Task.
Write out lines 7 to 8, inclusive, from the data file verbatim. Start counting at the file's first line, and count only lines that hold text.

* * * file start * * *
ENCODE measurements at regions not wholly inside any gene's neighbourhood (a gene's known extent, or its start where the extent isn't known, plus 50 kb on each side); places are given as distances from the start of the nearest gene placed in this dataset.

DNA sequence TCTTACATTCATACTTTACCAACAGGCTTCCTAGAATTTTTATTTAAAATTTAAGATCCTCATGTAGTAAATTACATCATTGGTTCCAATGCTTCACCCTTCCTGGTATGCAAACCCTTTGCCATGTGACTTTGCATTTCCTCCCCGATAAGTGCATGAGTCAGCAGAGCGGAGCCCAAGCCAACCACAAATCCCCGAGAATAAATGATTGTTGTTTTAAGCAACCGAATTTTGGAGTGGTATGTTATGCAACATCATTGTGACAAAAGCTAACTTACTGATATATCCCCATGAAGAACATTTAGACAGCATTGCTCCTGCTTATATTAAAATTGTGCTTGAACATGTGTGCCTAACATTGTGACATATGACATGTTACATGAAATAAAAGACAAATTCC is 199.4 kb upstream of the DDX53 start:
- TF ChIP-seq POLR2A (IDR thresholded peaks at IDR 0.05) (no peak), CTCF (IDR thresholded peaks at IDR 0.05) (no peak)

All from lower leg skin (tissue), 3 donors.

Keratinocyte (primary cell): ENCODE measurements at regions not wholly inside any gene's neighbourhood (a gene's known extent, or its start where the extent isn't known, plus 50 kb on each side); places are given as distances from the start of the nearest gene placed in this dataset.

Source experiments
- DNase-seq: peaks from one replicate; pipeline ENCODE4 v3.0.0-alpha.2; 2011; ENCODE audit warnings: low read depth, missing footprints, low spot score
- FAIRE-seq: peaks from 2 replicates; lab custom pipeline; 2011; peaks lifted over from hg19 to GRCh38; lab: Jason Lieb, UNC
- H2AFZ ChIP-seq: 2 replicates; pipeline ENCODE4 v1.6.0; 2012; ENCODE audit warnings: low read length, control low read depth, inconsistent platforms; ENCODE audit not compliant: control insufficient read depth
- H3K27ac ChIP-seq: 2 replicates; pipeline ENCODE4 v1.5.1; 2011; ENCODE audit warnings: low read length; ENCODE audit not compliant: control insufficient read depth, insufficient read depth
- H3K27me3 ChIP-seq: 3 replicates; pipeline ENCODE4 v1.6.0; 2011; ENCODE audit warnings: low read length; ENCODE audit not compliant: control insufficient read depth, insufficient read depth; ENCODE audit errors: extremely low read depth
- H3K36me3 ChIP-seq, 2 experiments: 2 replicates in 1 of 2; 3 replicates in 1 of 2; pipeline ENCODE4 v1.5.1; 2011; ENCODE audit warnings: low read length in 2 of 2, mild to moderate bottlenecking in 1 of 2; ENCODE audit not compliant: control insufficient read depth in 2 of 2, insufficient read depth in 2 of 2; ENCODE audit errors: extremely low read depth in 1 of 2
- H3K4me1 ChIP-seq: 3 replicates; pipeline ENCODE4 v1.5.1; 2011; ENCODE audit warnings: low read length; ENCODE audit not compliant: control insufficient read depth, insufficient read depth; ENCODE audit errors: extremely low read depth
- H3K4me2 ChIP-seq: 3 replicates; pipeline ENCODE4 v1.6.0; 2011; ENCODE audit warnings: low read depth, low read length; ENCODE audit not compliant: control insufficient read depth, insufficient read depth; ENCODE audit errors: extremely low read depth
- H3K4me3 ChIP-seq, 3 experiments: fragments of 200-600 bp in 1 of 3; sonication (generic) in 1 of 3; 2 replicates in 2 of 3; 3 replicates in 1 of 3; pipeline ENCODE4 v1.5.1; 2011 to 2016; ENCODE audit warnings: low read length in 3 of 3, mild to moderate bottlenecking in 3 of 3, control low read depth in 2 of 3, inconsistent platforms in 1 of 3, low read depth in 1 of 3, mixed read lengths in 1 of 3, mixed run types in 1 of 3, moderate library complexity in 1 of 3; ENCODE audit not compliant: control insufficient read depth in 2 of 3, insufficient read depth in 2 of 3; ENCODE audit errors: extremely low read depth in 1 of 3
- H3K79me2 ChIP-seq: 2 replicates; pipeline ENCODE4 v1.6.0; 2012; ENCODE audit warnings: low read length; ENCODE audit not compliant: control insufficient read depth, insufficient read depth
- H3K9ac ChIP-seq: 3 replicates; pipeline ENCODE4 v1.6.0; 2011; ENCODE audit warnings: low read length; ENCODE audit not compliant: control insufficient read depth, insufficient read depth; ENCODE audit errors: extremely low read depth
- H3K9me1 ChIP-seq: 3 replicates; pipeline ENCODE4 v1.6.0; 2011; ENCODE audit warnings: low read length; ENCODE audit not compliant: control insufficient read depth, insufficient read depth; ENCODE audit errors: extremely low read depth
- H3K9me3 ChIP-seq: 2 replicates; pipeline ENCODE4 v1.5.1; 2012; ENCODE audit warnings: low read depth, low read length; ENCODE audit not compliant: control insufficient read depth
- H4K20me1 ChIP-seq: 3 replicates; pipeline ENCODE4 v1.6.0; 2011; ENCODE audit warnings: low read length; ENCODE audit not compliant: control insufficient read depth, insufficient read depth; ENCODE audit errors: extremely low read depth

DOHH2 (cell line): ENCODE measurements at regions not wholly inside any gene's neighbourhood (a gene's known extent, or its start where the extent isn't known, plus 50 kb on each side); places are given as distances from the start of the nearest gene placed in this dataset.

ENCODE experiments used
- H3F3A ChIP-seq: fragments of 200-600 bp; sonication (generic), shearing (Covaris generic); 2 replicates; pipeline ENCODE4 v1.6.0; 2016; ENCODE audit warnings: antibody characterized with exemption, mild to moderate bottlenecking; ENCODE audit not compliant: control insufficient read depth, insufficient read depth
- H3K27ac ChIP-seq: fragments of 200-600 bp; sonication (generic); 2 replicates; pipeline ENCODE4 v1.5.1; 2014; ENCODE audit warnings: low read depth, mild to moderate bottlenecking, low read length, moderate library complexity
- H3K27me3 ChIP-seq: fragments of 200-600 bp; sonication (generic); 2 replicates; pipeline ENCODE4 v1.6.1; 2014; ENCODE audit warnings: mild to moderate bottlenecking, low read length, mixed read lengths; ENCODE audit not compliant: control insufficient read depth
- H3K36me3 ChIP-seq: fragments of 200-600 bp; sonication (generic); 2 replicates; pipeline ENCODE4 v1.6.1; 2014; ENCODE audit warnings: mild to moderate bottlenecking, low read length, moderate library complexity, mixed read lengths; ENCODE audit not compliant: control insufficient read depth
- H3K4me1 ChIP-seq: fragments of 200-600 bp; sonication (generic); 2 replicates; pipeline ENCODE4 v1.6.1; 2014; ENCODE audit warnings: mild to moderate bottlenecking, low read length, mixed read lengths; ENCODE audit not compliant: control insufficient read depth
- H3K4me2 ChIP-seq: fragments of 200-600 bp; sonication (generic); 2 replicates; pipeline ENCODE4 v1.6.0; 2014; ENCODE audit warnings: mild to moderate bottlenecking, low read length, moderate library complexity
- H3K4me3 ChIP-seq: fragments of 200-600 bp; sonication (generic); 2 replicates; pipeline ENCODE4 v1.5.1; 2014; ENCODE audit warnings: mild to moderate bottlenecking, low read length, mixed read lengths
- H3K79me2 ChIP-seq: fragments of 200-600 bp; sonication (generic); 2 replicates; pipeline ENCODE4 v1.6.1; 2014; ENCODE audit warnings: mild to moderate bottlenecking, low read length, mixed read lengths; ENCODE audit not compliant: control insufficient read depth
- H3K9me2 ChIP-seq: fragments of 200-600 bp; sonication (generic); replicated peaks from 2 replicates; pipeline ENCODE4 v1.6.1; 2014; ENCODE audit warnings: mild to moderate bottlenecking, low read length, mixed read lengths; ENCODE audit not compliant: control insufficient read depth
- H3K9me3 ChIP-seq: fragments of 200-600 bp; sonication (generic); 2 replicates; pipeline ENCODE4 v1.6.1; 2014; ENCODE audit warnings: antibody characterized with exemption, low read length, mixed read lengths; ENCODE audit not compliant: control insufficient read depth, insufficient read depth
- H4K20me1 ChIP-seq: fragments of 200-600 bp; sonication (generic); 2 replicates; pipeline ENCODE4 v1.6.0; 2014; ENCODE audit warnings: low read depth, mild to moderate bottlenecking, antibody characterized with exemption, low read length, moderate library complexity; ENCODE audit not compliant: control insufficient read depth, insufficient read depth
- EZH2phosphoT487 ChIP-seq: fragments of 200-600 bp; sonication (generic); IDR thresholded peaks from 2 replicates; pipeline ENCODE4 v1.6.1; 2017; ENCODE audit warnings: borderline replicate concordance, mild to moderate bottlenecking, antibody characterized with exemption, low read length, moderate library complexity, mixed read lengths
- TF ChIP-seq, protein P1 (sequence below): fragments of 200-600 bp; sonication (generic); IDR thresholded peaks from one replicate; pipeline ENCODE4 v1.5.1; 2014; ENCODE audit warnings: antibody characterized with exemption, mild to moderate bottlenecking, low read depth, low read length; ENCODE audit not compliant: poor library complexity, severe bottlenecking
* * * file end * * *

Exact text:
- DNase-seq: peaks from one replicate; pipeline ENCODE4 v3.0.0-alpha.2; 2011; ENCODE audit warnings: low read depth, missing footprints, low spot score
- FAIRE-seq: peaks from 2 replicates; lab custom pipeline; 2011; peaks lifted over from hg19 to GRCh38; lab: Jason Lieb, UNC